It should be common knowledge that American citizens do not directly elect the President of the United States. Instead, each state is entitled to a number of elected intermediaries, called “electors,” which vary from state to state and are subject to increase or decrease every ten years based on recorded population changes. These electors make up the Electoral College, the institution that determines the next President of our country.

Why do we have these elected delegates instead of our President being selected by popular vote?

Well, it’s an uncomfortable answer, but, like most things in America, the enslavement of Africans had a lot to do with it.What Black People Still Don’t Understand About Voting

While creating the U.S. Constitution, James Madison, known as the “Father of the Constitution,” actually favored a popular vote instead of an electoral vote to elect the President, as did all slave owners. Nearly half of the delegation who wrote the Constitution owned slaves, including Madison who would later become the fourth President of the United States.

But why would slave owners prefer a popular vote instead of an electoral vote?

Representation. Although slave owners considered enslaved Africans property, they also wanted their property to be counted as part of their population to increase their political influence.

Speaking on the consideration of a popular vote, James Madison wrote:

“There was one difficulty however of a serious nature attending an immediate choice by the people. The right of suffrage was much more diffusive in the Northern than the Southern States; and the latter could have no influence in the election on the score of Negroes. The substitution of electors obviated this difficulty and seemed on the whole to be liable to the fewest objections.”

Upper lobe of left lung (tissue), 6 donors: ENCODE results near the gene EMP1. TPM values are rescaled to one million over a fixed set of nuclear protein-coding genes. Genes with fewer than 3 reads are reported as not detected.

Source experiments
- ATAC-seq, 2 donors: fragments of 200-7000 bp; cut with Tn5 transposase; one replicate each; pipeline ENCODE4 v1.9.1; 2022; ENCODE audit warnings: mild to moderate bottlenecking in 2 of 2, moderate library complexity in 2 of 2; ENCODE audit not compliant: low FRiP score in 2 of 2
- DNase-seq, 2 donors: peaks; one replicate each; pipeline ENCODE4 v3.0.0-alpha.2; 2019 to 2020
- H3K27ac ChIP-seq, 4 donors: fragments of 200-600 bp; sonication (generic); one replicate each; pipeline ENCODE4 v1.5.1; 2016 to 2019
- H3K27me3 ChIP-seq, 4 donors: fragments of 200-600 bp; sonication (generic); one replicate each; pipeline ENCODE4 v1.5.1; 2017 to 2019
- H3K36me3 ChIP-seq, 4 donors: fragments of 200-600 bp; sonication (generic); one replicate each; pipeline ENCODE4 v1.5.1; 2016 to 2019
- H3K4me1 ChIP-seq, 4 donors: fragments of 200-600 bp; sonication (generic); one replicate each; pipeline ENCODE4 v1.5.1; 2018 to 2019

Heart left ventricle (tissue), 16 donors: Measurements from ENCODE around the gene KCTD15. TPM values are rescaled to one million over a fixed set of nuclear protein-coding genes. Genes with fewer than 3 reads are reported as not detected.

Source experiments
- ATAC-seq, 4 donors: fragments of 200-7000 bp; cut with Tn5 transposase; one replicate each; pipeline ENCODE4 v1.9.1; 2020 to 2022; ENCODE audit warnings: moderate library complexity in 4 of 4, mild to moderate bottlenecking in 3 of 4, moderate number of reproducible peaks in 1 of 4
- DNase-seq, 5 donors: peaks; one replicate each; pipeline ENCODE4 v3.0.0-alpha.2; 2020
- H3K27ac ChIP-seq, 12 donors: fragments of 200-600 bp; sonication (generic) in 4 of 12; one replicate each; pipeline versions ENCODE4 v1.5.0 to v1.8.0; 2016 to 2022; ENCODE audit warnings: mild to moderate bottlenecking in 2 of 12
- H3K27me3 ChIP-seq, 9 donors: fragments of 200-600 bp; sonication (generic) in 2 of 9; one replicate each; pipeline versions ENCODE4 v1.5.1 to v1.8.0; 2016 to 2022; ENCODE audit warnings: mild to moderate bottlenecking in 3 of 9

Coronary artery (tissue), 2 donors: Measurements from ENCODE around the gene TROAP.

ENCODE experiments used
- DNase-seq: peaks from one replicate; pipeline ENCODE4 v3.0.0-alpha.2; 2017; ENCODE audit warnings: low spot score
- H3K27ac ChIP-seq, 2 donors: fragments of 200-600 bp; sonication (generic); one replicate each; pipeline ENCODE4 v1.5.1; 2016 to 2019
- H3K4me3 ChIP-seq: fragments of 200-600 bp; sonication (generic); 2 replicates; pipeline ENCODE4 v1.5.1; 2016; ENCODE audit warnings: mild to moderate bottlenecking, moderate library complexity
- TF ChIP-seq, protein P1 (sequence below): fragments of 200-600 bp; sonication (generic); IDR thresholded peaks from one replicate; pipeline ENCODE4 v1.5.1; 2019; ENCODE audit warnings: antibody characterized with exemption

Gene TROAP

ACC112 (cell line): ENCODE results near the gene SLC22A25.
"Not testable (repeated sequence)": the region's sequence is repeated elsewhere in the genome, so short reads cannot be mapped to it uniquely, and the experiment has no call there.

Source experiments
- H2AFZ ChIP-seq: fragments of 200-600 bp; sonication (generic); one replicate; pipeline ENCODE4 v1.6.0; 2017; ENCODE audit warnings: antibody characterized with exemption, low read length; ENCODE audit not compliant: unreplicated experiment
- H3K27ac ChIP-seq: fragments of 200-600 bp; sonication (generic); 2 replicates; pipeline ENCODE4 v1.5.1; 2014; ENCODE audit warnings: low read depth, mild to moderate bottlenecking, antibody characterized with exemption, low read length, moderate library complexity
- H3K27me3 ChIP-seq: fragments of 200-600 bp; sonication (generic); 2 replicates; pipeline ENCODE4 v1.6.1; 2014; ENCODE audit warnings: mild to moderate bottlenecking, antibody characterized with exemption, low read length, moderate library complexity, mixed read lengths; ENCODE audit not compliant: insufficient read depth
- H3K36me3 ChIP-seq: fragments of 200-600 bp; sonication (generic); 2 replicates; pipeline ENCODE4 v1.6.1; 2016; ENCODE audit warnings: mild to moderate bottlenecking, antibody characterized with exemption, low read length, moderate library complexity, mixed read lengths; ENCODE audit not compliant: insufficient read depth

So we don’t have a popular vote because the outnumbered Northern delegates wanted to limit the power of slave owning southern delegates and level the playing field? That’s a good thing right?

Not exactly.

Like most truths, the answer is not always at the surface.

The reason southern delegates did not object to the use of electoral votes is because the Three-Fifths Compromise was agreed upon.

This agreement between southern and northern delegates determined that enslaved Africans would be counted as three fifths human for the purpose of determining a state’s total population “for legislative representation and taxing purposes.” This amended population was then used to determine the number of seats that each state would be entitled to in the House of Representatives for the next decade.

The decision provided southern states with a third more seats in Congress and a third more electoral votes than what they would have been entitled to if enslaved Africans had been ignored all together. Although slave owners walked away with a bigger piece of the pie, the compromise did at least limit the amount of representatives southern states would have been entitled to if the number of enslaved Africans had been counted as whole persons.

This decision allowed slaveholder interests to dominate the United States government from its inception until the 1900s. Even after the Three-Fifths Compromise was annulled and enslaved Africans were recognized as human beings and not property with the 13th Amendment in 1865, slave owning states still came out on top due to the fact that recognizing Africans as whole persons instead of three-fifths human increased southern population and provided southern delegates with an even bigger representation in the U.S. government.

The Great Migration, in which so-called African Americans moved from the South between 1916-1970, served to greatly impact the Electoral College by increasing the population in Western, Midwestern and Northern states who largely opposed slavery. They still, however, did not believe that black men should be equal to white men. This is a belief still characterized in America today, made evident by wealth, employment, education and incarceration disparities.